Why Busy People Need Meditation and Tips to Get Started
Achieving peace and productivity at work can be difficult. Daily we’re faced with a slew of negative emotions. Boredom is common. As are difficult, draining situations and the people we have to deal with in them.
But what if, by taking ten or fifteen minutes out of your day, you could move closer to a calm, productive and balanced working life? Would it be worth it?
Meditation, along with its close cousin mindfulness, is popular these days. So much so that it’s easy to pass it off as a fad. When something is promoted as a cure-all it’s natural (and right) to view it with trepidation. In this post, I don’t want to suggest that meditation will remedy all our ills, but I do believe it can act as a powerful tool for fostering happiness in our daily lives.
Here are three reasons to consider starting, with a short guide at the end.
1. It Will Improve Your Concentration
Meditation can be viewed as a form of concentration “training.” It is, in essence, a period of returning time and again to your chosen object, whether that’s the breath, a word or even a mental image.
This positive quality, the ability to notice you’re distracted and “return” to whatever you’re doing, will transfer over into your daily life. As in a sitting practice, you can begin a task with the intention of staying with it, coming back whenever you notice your attention has drifted to something else.
Another benefit of engaging mindfully with your work is that you’re less likely to fall into distractions. You can notice the inner pull towards an activity and let it pass away. The multi-tasking many of us are used to is utterly useless. If you want to increase your productivity, one of the most potent skills you can foster is the ability to stay with a single task until its completion.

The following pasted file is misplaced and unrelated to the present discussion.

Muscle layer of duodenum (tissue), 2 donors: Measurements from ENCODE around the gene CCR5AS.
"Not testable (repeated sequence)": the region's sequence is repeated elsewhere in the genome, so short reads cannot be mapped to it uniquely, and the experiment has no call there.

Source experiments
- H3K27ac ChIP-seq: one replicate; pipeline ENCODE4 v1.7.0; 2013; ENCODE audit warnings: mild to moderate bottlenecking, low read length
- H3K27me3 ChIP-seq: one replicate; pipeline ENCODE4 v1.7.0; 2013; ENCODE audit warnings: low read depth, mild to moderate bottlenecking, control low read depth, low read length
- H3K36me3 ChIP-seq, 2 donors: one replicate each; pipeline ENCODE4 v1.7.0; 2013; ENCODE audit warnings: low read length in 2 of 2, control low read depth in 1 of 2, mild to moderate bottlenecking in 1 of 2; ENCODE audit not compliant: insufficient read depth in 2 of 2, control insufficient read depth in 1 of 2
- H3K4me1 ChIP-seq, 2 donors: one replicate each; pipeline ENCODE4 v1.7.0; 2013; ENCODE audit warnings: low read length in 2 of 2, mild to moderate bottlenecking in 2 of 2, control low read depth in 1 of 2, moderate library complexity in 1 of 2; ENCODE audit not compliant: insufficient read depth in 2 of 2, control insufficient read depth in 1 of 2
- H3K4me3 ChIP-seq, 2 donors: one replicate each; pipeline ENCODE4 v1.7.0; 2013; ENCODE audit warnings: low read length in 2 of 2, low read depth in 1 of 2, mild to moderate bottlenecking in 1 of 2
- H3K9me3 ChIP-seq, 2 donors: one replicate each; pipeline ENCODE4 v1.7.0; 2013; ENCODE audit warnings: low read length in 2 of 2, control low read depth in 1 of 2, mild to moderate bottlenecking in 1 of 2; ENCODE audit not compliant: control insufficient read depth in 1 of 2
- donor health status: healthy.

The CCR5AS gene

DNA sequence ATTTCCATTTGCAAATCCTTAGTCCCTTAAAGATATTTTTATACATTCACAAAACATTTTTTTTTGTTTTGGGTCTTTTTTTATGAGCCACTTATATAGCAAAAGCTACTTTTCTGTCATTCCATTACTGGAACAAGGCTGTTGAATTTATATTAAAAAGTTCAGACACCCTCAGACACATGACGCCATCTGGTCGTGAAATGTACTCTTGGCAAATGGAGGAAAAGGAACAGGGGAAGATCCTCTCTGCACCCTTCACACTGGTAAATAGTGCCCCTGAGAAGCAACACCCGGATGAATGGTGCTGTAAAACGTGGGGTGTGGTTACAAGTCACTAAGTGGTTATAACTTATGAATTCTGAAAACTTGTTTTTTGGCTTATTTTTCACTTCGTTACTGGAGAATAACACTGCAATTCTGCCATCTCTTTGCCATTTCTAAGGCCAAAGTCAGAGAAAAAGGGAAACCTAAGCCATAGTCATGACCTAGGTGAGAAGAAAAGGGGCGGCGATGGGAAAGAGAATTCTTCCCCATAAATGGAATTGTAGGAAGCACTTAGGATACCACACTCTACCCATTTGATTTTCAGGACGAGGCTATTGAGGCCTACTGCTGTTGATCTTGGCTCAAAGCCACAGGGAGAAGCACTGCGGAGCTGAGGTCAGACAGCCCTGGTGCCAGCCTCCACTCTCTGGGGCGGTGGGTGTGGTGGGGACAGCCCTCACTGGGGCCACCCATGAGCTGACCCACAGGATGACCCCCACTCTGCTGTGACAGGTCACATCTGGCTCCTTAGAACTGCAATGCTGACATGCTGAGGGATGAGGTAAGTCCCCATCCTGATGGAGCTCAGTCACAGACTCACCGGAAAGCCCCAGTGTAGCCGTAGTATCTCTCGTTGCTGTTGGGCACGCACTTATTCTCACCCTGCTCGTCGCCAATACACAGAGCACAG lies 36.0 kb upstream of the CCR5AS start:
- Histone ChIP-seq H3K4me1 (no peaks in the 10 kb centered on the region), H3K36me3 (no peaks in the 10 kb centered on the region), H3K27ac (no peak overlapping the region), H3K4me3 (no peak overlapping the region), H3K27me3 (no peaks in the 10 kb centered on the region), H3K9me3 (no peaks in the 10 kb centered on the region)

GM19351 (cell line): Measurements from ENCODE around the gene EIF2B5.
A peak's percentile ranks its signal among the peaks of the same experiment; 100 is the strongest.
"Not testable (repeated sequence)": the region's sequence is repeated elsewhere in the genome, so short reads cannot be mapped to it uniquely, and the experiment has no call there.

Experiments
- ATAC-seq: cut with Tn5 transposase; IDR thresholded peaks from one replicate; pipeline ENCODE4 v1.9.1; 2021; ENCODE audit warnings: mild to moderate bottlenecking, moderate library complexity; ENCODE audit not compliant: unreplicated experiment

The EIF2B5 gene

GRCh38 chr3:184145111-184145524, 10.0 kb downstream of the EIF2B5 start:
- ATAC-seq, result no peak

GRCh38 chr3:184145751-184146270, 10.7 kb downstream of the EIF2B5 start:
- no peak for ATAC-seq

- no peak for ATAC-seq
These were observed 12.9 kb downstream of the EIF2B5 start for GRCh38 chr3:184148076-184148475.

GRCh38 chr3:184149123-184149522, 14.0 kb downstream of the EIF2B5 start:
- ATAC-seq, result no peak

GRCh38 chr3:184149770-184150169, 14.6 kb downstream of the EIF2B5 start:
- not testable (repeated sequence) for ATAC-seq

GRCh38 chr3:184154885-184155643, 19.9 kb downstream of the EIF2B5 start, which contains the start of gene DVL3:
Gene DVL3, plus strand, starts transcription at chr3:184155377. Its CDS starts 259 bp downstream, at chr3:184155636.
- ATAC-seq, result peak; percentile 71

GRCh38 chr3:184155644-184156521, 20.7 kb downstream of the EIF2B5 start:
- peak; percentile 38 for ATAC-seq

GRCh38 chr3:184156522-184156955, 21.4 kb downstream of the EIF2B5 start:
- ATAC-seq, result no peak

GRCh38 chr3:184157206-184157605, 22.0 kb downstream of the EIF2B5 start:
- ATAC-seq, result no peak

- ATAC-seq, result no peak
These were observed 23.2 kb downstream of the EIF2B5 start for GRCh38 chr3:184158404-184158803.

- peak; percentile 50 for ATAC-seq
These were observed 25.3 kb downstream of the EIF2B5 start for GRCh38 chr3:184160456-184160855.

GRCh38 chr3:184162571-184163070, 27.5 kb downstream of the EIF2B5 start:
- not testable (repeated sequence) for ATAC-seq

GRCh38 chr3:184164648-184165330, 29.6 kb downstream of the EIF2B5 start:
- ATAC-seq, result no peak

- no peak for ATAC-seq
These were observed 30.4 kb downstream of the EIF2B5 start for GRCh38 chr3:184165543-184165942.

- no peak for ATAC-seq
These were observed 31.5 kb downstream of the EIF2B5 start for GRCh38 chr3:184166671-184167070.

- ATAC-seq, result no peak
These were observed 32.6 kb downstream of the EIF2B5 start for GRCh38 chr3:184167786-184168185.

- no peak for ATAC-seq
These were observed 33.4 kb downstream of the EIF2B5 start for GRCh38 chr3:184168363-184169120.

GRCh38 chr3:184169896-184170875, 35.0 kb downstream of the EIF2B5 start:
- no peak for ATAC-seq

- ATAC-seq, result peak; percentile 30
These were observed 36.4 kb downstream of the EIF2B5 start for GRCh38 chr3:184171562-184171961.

2. It Will Improve Your Ability to Deal With Difficult Emotions
The tendency to approach your inner experiences mindfully strengthens with meditation. In doing this, you create inner space around your feelings. It’s this distance, this ability to experience whatever may arise from a stable and balanced perspective, that loosens their hold on you.
Equally, you can staunch the negative cycle of thoughts before they spiral out of control, simply observing the emotion and allowing it to pass. It doesn’t make it any less painful, but you can stop yourself from falling into despair. Afflictive thoughts can’t propagate when you shine the light of awareness on them.
On another note, scientific research offers some insights into how meditation can improve coping abilities. “Labelling,” a technique that involves mindfully naming emotions, has been shown to have several positive effects.
3. You’ll Be Calmer And More Centered
What if you’re already a creative, centred and naturally compassionate being? What if it’s the strains of life that get in the way? Meditation is about letting go. When we sit down for our ten minute session, we are consciously stepping outside of our ambitions and commitments. It’s in this space that calm can spontaneously arise. In approaching your work from this open-minded perspective you become that much more competent.
Equally, as described above, with time you’ll develop a tendency to notice emotions before they blindly compel you to action. This enables you to respond to any situation in a non-reactive way. The anger still arises, there’s still the pull towards starting a conversation or checking Facebook, but you don’t unthinkingly respond to these impulses. You can do, if you choose. But you don’t have to. You experience the emotions from a centred place.
- Sit with your hands in your lap and your spine comfortably straight.
- Begin by taking a handful of deep, calming breaths. Let yourself loosen with each exhalation.
- Return to a normal breathing pace and let your attention rest on your belly.
- Notice the rising and falling with each in and out breath, and the pauses between each breath.
- Whenever you get distracted, return your attention to your belly and the sensations there.
- Remember that you’re not trying to lead or force your breathing.
Here’s a pinworthy visual for you to share with your friends and family!
So there you have it! What have your experiences with meditation and mindfulness been? Join the conversation and leave a comment below.
Editor’s Note: I am a growing health and fitness enthusiast, and one of the things I am slowly getting into is meditation. Meditation is essential in every career girl’s life for many reasons, that’s why I am so happy to introduce our new columnist, Daniel Zandt of www.stillmind.org. Dan will be sharing meditation and mindfulness advice every other Tuesday here in Ms Career Girl. Hope you enjoyed his first post! – Abbi